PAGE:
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Nick Melvoin For LAUSD School Board

The opinions expressed by columnists are their own and do not necessarily represent the views of

The last thing I ever expected to write was an endorsement for a candidate for the Board of Education for Los Angeles Unified School District.  To me, the district was a lost cause, to the point where we had the opportunity to move our kids to a neighboring district and jumped at it.

So it is all the more odd that I find myself endorsing Nick Melvoin for LAUSD’s Board for District 4, considering I no longer even have a direct vested interest in LAUSD.

The reason I’m endorsing Melvoin, though, is because I care about the future of education in Los Angeles.  For the first time ever, we have a candidate who has the experience and understanding to begin actual reform of the sprawling disaster that is LAUSD.  If he can accomplish even a few of the things we discussed, it will provide a potential blueprint for success in school districts across the country.

What I like about Melvoin is he has a holistic approach to the problems facing the district.  Unlike many Board members and candidates, Melvoin has actually been in the trenches.  He taught at Markham Middle School, in the heart of poverty-stricken Watts, and experienced exactly why LAUSD is an educational nightmare.  The school received tons of federal funding because of the poverty of the neighborhood, but Melvoin was disgusted at how this money was wasted, and used improperly.  Two-thirds of the teachers had to be laid off – that’s how inefficient the funds were used.  This experience comes on top of having been at Harvard as an undergrad, and then earning both a Masters in Urban Education and a law degree.

One of Melvoin’s primary goals is to return control to local schools and communities.  Within a district as sprawling as LAUSD, centralized decision-making is a farce, just as much as it is when the federal government meddles in state and local issues.  Melvoin says that the lessons from charter schools are clear: decisions made closer to the school, from within that school’s community, is better for kids.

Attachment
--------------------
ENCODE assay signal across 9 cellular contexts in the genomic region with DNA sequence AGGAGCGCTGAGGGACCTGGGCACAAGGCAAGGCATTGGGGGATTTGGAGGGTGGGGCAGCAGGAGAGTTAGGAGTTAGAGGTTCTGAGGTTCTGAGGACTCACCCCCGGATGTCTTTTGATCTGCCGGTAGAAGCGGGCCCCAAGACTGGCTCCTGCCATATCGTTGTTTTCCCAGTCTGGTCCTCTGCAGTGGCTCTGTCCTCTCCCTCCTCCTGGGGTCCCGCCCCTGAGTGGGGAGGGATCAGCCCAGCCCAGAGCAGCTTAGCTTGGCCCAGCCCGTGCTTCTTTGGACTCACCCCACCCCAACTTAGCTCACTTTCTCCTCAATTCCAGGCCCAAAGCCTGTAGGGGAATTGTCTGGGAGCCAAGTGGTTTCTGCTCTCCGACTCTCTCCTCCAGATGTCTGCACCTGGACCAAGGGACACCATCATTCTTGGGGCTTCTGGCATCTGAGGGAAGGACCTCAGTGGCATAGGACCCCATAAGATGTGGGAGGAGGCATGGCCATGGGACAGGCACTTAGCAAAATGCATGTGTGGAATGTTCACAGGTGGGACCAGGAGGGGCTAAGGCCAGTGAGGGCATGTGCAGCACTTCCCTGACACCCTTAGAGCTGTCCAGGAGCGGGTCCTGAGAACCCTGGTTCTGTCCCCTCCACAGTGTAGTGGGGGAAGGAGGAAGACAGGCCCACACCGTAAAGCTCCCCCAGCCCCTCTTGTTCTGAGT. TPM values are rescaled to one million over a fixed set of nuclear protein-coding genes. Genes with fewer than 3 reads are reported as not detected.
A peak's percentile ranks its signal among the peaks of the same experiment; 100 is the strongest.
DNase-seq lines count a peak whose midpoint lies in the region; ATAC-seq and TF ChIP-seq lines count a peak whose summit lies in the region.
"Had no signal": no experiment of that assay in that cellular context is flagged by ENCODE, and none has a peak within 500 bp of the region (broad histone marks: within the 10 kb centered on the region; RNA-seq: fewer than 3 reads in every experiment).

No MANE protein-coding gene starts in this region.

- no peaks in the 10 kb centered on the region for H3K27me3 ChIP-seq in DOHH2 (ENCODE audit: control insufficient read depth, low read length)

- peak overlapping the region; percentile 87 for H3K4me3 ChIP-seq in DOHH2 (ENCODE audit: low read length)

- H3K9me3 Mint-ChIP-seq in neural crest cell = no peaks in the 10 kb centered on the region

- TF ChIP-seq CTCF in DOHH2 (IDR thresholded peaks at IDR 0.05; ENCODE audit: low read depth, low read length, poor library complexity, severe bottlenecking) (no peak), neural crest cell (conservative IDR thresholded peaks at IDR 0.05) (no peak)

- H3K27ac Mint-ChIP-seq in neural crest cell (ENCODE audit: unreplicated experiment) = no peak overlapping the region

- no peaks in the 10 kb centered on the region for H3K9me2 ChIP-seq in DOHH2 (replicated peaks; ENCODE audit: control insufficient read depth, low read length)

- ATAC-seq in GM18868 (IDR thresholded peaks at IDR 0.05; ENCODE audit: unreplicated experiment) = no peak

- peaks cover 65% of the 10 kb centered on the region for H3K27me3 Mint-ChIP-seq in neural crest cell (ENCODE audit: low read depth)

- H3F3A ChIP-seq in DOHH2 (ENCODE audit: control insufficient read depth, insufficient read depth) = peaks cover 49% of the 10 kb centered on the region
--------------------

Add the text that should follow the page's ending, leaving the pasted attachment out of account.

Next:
Melvoin points out that there has been a 22% increase in bureacuracy over last five years in LAUSD.  Centralized mandates need be abolished, and slashing this massive and needless bureaucracy will also save the district money.

Melvoin wants to overhaul human resources, with new strategies for recruitment and to reform the ridiculous tenure system in LAUSD.  Melvoin agrees that granting lifetime tenure after eighteen months does not help kids, and that policy needs to go.  He wants to see an end to “last-in-first-out” layoff policies that results in jaded and cynical lifers teaching our kids instead of hungry and motivated younger educators.

Melvoin also thinks the current binary evaluation tools are obsolete and harm kids.  99% of educators receive passing grades and yet only 27% of LAUSD kids are proficient in math.  New evaluative tools need to be put in place.

As for recruitment, Melvoin supports financial incentives to get solid teachers in harder-to-staff schools.